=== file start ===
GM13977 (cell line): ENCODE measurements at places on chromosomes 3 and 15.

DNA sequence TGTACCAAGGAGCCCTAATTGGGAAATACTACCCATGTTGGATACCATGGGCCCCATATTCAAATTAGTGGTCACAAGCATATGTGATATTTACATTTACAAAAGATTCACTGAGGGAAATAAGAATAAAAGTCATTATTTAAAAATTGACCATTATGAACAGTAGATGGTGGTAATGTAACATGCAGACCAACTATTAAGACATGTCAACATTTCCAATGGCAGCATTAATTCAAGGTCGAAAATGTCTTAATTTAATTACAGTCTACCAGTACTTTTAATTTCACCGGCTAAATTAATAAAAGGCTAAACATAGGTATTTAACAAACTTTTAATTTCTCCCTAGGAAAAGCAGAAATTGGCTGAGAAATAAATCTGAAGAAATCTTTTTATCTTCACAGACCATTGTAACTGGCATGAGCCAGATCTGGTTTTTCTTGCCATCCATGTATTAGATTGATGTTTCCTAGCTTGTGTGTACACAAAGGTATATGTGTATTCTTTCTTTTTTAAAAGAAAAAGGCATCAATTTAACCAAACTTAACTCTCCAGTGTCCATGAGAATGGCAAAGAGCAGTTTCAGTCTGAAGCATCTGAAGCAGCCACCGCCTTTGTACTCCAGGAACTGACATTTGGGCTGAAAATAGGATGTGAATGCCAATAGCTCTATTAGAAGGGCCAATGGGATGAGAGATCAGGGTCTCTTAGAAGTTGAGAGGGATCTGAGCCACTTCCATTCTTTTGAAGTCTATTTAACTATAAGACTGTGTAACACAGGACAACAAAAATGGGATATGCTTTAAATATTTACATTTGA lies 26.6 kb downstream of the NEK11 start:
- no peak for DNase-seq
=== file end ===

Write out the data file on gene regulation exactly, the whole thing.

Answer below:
GM13977 (cell line): ENCODE measurements at places on chromosomes 3 and 15.

DNA sequence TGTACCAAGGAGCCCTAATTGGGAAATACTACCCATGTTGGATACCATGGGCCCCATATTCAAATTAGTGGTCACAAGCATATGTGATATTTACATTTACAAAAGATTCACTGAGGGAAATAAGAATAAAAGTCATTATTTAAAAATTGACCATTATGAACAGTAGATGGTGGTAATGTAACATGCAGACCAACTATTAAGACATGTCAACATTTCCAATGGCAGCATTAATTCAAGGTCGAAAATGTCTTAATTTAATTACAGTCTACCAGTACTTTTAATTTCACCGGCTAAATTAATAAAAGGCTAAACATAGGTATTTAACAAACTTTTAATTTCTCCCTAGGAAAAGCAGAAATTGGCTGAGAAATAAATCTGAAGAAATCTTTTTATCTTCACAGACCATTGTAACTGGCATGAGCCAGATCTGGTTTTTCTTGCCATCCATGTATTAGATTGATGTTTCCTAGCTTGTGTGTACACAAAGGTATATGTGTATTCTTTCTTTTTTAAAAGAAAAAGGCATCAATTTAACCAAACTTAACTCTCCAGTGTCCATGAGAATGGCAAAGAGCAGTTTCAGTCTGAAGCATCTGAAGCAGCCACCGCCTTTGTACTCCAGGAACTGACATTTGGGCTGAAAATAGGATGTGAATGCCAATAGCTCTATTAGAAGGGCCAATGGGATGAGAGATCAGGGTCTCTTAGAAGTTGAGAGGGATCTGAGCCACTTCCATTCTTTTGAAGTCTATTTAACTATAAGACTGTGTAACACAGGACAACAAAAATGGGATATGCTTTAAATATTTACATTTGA lies 26.6 kb downstream of the NEK11 start:
- no peak for DNase-seq